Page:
Best Defense

Thomas E. Ricks' daily take on national security.

While Greece sinks, Syria splits and the Mideast is in turmoil, Turkey quietly rises

While everyone worries about the Arab spring, the Syrian turmoil, the Iraq mess, and the Greek economy, Turkey seems to be quietly collecting its winnings. Economy doing well, economic and political influence spreading northeast, southeast and south. Seems pretty stable politically. My guess: It is reassuming the role it played for thirty or more centuries, ...

546485_chart6.jpg
546485_chart6.jpg

While everyone worries about the Arab spring, the Syrian turmoil, the Iraq mess, and the Greek economy, Turkey seems to be quietly collecting its winnings. Economy doing well, economic and political influence spreading northeast, southeast and south. Seems pretty stable politically. My guess: It is reassuming the role it played for thirty or more centuries, before the Cold War temporarily cut it off, of a great nexus of trade both east-west and north-south. I remember reading that a lot of the wheat for ancient Greece and then Rome came on ships out of the Black Sea. (If I recall correctly, Rome's three great breadbaskets were Sicily, Egypt and Ukraine.)     

But there are some rumblings of concern out there. One smart guy I know writes, "Turkey probably sees the removal of the Al-Assad regime and the Baa'th Party with that its downside of civil war as inevitable, and is putting is putting its weight behind the Muslim Brotherhood. . .the crux being which is better: a secular Syria in orbit with Iran under the Ba'ath Party, or Syria dominated by the Muslim Brotherhood .  .  . it is now about what Turkey finds best in its interests." Hmm-I wonder how that plays out.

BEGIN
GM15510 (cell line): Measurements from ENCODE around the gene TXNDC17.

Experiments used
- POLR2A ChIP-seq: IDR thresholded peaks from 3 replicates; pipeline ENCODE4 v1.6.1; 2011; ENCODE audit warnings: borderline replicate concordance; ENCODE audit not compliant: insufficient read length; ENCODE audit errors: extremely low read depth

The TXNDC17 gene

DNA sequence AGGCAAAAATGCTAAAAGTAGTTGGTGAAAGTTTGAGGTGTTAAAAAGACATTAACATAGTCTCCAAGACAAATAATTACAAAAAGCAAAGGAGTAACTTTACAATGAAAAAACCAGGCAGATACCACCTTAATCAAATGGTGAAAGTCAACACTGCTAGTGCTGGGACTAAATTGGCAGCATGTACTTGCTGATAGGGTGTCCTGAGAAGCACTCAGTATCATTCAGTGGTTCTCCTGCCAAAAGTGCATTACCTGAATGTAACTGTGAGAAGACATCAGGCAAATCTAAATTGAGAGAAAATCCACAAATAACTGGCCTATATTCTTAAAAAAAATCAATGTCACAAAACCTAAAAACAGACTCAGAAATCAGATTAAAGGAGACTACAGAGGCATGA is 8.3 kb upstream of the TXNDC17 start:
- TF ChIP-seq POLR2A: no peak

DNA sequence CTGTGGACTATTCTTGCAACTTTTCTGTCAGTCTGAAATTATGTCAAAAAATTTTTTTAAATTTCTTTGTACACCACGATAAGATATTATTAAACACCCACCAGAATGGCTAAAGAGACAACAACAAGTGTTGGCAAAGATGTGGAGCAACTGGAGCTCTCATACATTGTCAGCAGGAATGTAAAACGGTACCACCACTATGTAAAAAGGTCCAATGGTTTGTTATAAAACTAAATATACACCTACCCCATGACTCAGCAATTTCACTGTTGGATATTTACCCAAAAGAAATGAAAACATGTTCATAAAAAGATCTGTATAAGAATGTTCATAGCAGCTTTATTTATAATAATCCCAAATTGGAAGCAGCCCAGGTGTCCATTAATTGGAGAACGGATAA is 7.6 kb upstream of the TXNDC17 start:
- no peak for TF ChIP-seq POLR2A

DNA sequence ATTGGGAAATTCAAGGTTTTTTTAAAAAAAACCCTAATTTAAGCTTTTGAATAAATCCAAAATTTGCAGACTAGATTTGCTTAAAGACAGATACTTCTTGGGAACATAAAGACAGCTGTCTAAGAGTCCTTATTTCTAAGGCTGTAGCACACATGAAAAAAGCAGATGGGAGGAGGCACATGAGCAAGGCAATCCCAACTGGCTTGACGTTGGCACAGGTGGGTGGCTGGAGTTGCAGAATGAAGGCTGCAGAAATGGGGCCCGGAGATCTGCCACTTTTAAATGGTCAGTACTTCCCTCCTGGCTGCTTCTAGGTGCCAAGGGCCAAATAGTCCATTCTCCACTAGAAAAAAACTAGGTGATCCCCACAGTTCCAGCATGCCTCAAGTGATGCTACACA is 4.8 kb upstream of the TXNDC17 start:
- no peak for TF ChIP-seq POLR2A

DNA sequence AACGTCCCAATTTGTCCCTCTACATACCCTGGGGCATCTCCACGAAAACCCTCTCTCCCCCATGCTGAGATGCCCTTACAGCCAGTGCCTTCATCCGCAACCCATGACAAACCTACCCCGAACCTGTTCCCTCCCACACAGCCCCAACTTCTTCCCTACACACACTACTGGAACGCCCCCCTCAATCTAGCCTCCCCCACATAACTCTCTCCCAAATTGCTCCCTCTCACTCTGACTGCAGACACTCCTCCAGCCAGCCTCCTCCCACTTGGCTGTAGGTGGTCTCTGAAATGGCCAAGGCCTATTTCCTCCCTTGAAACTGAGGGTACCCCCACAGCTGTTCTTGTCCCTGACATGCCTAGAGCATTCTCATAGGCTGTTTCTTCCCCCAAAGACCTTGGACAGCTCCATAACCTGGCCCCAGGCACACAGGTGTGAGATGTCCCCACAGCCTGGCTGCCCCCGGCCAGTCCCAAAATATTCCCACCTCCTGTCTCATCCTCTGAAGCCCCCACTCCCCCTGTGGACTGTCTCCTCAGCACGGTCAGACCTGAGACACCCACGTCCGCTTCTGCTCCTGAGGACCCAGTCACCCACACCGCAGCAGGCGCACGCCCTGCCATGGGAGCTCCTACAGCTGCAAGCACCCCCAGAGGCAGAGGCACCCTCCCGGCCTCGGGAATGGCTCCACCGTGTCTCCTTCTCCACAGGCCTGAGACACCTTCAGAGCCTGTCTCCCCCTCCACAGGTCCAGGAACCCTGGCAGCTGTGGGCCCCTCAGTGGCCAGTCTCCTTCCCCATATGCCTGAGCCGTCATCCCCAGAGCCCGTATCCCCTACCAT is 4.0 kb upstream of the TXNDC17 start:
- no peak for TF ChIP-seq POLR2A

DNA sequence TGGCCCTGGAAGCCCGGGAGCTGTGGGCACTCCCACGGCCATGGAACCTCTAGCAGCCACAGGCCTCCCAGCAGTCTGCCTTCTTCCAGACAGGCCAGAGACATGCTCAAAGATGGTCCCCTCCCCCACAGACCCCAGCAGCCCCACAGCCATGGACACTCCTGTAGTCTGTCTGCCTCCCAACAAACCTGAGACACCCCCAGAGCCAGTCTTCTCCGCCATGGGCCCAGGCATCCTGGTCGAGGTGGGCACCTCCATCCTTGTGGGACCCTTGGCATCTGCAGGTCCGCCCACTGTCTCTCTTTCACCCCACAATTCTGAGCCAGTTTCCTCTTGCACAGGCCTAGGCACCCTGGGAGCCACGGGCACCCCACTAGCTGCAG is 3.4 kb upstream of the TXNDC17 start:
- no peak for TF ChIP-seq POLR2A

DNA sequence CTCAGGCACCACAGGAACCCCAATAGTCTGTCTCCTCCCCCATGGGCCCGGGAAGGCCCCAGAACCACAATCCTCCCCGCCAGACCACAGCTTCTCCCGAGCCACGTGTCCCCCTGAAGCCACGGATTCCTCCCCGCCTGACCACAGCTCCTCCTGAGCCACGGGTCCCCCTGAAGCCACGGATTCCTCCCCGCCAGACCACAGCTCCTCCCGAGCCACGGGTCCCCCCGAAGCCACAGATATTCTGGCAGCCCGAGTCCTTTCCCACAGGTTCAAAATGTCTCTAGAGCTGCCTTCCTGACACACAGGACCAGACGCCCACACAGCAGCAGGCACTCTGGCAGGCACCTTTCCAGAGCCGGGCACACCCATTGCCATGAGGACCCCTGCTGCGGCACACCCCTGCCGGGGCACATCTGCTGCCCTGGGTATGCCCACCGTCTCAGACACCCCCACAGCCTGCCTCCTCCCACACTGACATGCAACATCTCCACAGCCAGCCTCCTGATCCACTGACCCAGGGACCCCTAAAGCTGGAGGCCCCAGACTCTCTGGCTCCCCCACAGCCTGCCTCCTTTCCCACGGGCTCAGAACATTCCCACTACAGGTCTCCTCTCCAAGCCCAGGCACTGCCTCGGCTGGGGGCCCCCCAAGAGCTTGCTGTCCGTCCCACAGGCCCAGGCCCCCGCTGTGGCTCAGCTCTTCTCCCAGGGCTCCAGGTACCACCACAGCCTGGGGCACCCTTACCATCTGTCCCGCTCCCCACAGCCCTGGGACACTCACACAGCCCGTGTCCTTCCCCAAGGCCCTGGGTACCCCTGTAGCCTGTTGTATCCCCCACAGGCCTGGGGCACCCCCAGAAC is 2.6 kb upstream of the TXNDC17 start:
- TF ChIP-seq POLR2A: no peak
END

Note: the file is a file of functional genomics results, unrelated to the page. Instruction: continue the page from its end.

While everyone worries about the Arab spring, the Syrian turmoil, the Iraq mess, and the Greek economy, Turkey seems to be quietly collecting its winnings. Economy doing well, economic and political influence spreading northeast, southeast and south. Seems pretty stable politically. My guess: It is reassuming the role it played for thirty or more centuries, before the Cold War temporarily cut it off, of a great nexus of trade both east-west and north-south. I remember reading that a lot of the wheat for ancient Greece and then Rome came on ships out of the Black Sea. (If I recall correctly, Rome’s three great breadbaskets were Sicily, Egypt and Ukraine.)     

But there are some rumblings of concern out there. One smart guy I know writes, "Turkey probably sees the removal of the Al-Assad regime and the Baa’th Party with that its downside of civil war as inevitable, and is putting is putting its weight behind the Muslim Brotherhood. . .the crux being which is better: a secular Syria in orbit with Iran under the Ba’ath Party, or Syria dominated by the Muslim Brotherhood .  .  . it is now about what Turkey finds best in its interests." Hmm-I wonder how that plays out.

(HT to DLM)

Thomas E. Ricks covered the U.S. military from 1991 to 2008 for the Wall Street Journal and then the Washington Post. He can be reached at ricksblogcomment@gmail.com. Twitter: @tomricks1

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